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person named Apis, who came from Egypt to Argos: where he succeeded that ancient prince Phoroneus. From him the country is said to have had the name of Apia. brought with him the learning of his country: and was esteemed both as a prophet, and a physician.



Thus have I given an account of some of the most early migrations from Egypt into Greece; and of the persons by whom the colonies are supposed to have been conducted. I am sensible, that these accounts are mixed with fable; and there are many, if not imaginary, yet mistaken characters alluded to in the process of Grecian chronology; upon which there can be no just dependence. I do not believe that any such persons reigned at Argos as Inachus: or Phoroneus, avgwwv gwTos or as Atlas in Mauritania, or as Hel

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len, or Deucalion in Thessaly. The history of Cecrops and Danaus is to my apprehension of another climate and æra. They were each imported into Greece, and afterwards adopted and ingrafted upon the histories of the country. Yet I make no doubt, but that persons stiled Cecropidæ, Danaïdæ, Apidaneï, and the like, came over from Egypt: and though their arrival may not be precisely determined, yet we may plainly perceive, that it was at different intervals, and in very remote ages. In short, these colonies from Egypt were of so high antiquity, that from the rites which they imported, we may judge of those which prevailed in the time of Moses. For they, who introduced those rites, were of Egypt, and either cotemporary with that lawgiver, or antecedent to him. This will warrant any application which I may sometimes make to the traditions and customs of Greece, when I have occasion to illustrate by them the rites and worship of Egypt. In like manner, I shall have recourse to the religion and mysteries of the Sidonians, Tyrians, and Babylonians as they were undoubtedly of great antiquity.





Of the PLAGUES inflicted upon the Egyptians. I SHALL now proceed to the great object, which I had originally in view. This was to describe the peculiarity of God's judgments upon the Egyptians: and to shew how significant they were in their operation; and particularly adapted to the people, upon whom they were inflicted. They would have been marks of divine power to any nation upon earth at Nineve, or Babylon: in Carthage, or Tyre. But they are remarkably pointed in respect to the Egyptians; and in every instance have a strict reference to their idolatry: such as cannot be so particularly applied to any other people.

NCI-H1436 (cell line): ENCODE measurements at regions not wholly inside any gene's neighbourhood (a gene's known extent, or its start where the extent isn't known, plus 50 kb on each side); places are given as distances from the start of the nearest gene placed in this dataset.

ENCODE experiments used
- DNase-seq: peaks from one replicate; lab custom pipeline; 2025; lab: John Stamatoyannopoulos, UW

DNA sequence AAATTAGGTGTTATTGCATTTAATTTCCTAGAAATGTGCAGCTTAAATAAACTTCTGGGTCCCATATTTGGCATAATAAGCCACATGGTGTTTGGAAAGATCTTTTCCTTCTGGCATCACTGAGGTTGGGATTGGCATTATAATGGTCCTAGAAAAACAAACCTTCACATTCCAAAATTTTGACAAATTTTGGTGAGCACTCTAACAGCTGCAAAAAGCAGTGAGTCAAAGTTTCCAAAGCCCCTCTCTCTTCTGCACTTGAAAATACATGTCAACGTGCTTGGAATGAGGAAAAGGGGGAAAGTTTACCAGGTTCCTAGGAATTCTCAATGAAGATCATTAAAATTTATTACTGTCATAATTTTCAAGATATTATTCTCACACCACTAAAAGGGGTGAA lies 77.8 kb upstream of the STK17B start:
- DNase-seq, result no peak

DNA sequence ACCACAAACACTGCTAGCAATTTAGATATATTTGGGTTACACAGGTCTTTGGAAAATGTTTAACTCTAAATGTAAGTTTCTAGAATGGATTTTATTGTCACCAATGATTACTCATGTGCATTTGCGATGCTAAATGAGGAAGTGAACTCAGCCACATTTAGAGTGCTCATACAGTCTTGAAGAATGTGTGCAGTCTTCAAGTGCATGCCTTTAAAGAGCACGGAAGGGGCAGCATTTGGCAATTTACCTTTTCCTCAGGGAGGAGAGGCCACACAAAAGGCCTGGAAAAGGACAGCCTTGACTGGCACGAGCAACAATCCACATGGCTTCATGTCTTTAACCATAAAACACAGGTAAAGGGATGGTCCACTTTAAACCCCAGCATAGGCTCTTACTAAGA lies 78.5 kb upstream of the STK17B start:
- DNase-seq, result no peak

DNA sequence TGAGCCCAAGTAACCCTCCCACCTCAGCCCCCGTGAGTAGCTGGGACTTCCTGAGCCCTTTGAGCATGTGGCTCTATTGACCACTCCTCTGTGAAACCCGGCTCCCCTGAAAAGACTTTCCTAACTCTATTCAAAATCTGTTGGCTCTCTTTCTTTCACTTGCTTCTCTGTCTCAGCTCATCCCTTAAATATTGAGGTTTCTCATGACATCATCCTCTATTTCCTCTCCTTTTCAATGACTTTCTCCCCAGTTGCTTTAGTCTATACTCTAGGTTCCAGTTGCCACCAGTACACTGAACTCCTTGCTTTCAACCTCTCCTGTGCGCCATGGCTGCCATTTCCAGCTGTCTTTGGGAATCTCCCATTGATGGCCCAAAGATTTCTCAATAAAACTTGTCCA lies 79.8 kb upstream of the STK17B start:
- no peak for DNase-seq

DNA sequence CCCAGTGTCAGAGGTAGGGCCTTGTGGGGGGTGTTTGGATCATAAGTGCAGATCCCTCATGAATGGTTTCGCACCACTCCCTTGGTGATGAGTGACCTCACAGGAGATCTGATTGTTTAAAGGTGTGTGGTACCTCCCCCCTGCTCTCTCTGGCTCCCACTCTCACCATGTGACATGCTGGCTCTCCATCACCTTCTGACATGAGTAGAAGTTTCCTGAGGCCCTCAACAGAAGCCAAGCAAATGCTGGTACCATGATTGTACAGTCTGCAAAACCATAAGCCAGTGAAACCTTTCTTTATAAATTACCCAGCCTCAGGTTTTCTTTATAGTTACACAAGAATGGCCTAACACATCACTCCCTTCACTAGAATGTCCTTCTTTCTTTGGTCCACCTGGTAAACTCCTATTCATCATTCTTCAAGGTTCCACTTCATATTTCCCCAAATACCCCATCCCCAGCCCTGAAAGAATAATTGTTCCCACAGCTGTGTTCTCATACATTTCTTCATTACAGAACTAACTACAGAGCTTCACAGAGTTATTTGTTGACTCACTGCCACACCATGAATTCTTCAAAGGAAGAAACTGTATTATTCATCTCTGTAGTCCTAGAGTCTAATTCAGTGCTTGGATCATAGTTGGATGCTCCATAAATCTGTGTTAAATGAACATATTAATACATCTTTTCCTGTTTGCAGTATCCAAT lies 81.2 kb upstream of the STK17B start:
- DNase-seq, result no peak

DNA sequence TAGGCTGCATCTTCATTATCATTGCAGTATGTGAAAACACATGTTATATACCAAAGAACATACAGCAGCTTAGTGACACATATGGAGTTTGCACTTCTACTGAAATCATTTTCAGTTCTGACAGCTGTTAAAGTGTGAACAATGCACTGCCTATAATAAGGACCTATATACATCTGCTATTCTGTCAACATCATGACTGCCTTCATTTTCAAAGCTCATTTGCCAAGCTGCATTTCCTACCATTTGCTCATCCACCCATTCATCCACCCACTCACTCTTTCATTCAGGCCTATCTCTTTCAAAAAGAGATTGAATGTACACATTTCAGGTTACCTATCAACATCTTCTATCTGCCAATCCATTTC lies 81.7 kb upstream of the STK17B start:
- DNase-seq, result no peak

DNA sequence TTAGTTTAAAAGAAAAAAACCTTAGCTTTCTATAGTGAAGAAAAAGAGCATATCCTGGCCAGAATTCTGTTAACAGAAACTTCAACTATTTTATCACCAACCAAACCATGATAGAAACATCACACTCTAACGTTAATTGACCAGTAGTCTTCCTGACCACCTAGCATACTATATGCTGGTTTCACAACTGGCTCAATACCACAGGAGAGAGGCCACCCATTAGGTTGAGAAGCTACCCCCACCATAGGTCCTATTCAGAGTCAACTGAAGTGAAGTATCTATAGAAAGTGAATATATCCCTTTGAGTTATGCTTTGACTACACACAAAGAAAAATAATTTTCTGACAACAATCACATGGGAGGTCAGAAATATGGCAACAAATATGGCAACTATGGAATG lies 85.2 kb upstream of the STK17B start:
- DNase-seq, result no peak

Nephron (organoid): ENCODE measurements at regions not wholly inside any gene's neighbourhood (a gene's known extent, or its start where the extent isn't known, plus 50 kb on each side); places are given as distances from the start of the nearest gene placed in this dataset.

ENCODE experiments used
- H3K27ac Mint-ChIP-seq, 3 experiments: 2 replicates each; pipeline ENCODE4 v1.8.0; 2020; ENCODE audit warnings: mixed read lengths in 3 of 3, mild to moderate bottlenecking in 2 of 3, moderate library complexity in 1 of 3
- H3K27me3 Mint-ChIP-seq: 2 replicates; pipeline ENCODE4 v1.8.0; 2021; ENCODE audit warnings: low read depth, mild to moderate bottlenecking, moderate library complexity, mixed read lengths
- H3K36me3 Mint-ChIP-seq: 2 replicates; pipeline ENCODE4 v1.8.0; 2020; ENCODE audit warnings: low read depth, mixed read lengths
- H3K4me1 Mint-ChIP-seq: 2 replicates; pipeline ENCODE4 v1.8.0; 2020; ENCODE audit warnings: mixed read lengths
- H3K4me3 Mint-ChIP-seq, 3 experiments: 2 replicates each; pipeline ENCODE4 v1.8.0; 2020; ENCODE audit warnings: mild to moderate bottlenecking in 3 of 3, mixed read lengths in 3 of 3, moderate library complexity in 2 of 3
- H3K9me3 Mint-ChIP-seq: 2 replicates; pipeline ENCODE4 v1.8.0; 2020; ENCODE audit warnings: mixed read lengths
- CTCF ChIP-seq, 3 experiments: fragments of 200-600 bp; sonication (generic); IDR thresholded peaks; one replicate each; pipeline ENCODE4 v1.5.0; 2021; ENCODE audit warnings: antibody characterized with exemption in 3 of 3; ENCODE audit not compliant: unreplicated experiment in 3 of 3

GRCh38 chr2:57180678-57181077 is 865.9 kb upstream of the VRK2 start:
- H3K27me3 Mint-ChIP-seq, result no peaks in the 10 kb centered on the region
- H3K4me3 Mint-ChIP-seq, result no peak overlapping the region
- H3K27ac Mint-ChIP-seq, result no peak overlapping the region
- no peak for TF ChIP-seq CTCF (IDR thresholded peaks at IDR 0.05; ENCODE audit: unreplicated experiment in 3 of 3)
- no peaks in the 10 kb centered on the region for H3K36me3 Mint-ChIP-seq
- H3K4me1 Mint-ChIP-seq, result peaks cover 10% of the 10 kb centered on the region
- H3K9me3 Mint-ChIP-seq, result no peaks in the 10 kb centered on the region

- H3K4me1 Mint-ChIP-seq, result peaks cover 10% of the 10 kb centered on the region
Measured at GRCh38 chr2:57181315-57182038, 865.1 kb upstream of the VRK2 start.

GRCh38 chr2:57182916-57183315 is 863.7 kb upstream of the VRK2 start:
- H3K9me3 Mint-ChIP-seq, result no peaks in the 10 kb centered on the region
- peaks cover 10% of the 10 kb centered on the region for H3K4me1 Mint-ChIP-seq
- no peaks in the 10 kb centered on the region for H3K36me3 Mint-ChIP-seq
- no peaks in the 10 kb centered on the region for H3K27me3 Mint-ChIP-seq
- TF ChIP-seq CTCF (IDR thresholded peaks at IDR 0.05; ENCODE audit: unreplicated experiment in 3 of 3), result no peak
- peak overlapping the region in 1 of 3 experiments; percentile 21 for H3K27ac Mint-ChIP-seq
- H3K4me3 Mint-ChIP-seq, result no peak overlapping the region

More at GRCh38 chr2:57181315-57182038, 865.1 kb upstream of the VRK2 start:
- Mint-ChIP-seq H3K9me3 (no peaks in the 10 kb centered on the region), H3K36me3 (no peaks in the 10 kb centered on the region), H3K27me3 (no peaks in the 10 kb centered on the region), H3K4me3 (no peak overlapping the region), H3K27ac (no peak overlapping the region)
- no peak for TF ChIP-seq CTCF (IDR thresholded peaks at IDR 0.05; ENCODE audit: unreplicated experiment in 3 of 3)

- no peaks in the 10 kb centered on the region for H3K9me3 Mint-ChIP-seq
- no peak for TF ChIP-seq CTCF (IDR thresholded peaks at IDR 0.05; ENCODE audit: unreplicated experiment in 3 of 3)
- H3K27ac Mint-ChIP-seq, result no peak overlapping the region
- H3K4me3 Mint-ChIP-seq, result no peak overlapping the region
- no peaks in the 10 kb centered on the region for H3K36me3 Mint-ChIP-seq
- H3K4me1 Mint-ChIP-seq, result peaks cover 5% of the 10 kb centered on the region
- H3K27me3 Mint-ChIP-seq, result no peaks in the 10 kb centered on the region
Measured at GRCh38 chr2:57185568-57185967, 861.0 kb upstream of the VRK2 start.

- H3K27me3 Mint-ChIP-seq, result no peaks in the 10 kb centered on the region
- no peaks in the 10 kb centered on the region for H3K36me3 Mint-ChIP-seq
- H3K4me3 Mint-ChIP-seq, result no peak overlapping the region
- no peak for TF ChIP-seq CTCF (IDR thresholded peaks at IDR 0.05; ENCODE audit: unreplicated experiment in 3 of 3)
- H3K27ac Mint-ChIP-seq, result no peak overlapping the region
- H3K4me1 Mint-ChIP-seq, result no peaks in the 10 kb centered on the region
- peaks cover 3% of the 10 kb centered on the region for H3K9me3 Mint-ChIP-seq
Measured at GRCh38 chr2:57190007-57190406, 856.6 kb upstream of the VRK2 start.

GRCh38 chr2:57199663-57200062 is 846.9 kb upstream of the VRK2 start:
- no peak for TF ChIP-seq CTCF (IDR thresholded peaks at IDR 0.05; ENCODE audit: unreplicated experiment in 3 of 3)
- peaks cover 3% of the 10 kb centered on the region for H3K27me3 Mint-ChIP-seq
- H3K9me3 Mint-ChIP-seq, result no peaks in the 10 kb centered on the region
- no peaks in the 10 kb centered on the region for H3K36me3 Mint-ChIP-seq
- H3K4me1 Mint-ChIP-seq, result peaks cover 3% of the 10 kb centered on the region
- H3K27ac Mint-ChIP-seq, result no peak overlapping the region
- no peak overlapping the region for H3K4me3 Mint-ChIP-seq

EXODUS, Chap. vii.

Ver. 17. Thus saith the Lord. In this thou shalt know, that I am the Lord: Behold, I will smite with the rod, that is in mine hand, upon the waters, which are in the river, and they shall be turned to blood.

V. 18. And the fish, that is in the river,

shall die: and the river shall stink: and the

Egyptians shall lothe to drink of the water of the


V. 19. And the Lord spake unto Moses. Say unto Aaron, Take thy rod, and stretch out thine hand upon the waters of Egypt, upon their streams, upon their rivers, and upon their ponds, and upon all their pools of water, that they may become blood; and that there may be blood throughout all the land of Egypt, both in vessels of wood, and in vessels of stone.

V. 20. And Moses and Aaron did so, as the Lord commanded: and he lift up the rod and smote the waters that were in the river, in the sight of Pharaoh, and in the sight of his servants: and all the waters that were in the river, were turned to blood.

V. 21. And the fish that was in the river died; and the river stank.

This judgment brought upon the Egyptians is very remarkable, and introduced with great propriety, though the scope of it may not at first be obvious. It was a punishment particularly well adapted to that blinded and infatuated people: as it shewed them the baseness of those elements, which they reverenced, and the insufficiency of the gods, in which they trusted. And this knowledge was very salutary to the Israelites; as it warned them not to fall into the same, or any similar, idolatry; when they had seen it thus debased and exposed, and attended with such accumulated evil. The Egyptians honoured the ' Nile with a religious reverence; and valued themselves much upon the excellence of their * river. Nor was this blind regard confined to the Egyptians only, but obtained in many parts of the 3 world: so that it was expedient


1 Ουδεν γαρ όντω τιμη (Οι τιμηεις) Αιγυπτίοις, ὡς ὁ Νειλος. Plutarch. Is. et Osir. p. 353.

* Νείλον τον πατέρα και σωτήρα της χωρας. Idem. Sympos. 1. 8. p. 729.


Εςι τε και ποταμων τιμη. Maximus Tyrius, cap. 8. p. 79. See Heliodorus, 1. 9. p. 425. and 443.

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